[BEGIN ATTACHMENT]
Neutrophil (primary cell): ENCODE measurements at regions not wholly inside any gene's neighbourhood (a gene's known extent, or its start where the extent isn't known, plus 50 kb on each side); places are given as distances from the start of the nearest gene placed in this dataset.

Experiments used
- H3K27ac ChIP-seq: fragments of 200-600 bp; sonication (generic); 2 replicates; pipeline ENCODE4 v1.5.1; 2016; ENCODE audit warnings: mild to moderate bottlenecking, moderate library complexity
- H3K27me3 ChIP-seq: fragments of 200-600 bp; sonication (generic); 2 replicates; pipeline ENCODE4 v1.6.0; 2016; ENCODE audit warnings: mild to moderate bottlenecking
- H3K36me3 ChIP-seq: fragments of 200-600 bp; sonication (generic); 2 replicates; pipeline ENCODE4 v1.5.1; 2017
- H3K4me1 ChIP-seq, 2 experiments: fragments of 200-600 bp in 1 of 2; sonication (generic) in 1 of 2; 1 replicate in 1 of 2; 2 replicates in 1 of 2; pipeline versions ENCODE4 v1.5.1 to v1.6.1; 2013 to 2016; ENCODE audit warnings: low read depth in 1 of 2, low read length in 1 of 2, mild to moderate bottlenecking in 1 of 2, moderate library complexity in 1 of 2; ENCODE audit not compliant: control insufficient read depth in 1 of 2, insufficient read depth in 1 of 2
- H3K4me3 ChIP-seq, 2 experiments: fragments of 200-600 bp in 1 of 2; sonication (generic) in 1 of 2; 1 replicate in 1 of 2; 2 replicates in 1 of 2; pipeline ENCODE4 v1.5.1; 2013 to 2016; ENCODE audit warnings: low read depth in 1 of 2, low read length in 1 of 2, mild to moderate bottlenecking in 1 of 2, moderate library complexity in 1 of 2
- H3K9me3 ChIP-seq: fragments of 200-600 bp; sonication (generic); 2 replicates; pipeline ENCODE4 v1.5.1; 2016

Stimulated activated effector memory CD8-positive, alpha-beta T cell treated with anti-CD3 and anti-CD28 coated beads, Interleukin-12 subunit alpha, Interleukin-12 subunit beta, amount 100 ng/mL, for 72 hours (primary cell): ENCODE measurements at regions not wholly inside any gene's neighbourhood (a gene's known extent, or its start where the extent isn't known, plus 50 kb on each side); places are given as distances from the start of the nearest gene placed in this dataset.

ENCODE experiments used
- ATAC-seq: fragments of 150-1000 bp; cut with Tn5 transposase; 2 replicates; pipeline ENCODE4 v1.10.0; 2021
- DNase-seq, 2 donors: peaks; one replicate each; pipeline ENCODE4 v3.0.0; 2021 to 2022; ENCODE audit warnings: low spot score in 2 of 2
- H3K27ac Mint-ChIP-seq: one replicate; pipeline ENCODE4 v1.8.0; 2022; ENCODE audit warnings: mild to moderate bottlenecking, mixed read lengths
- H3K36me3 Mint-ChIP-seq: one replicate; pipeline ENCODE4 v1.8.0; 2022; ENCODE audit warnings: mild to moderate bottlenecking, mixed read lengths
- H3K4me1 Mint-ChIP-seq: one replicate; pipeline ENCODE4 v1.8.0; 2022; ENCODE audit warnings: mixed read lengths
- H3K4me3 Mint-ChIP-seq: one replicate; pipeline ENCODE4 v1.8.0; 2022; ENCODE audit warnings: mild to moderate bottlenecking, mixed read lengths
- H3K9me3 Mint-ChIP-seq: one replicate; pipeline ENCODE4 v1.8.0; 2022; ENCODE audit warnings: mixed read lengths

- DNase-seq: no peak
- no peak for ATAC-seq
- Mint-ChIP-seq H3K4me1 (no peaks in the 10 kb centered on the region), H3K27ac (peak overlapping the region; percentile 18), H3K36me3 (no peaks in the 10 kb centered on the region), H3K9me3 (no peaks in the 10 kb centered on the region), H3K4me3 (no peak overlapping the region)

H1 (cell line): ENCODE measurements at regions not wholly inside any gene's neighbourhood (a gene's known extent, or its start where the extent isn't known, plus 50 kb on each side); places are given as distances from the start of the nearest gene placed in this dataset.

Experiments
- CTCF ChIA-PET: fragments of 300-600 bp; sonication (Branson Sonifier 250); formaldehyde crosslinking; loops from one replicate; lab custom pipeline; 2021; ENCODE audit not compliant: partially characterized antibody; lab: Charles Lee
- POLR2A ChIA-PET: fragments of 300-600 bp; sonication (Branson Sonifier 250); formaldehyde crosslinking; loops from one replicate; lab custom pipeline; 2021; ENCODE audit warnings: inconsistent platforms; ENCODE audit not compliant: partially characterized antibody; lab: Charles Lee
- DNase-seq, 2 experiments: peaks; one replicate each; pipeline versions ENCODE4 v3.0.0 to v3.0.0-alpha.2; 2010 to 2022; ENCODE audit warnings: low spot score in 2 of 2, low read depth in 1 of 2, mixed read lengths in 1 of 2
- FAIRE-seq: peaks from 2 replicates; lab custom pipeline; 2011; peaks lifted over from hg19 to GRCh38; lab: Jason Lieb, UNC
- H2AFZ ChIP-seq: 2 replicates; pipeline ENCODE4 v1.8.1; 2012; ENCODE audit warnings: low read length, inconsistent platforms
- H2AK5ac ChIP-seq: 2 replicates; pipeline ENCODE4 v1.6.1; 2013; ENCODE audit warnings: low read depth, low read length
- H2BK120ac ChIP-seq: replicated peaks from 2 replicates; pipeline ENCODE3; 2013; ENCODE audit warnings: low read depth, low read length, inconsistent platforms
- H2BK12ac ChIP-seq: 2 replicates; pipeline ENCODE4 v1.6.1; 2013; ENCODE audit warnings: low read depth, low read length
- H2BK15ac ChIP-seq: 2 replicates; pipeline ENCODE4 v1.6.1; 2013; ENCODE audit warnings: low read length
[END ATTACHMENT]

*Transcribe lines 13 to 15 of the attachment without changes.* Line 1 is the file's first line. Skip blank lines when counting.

- H3K27ac Mint-ChIP-seq: one replicate; pipeline ENCODE4 v1.8.0; 2022; ENCODE audit warnings: mild to moderate bottlenecking, mixed read lengths
- H3K36me3 Mint-ChIP-seq: one replicate; pipeline ENCODE4 v1.8.0; 2022; ENCODE audit warnings: mild to moderate bottlenecking, mixed read lengths
- H3K4me1 Mint-ChIP-seq: one replicate; pipeline ENCODE4 v1.8.0; 2022; ENCODE audit warnings: mixed read lengths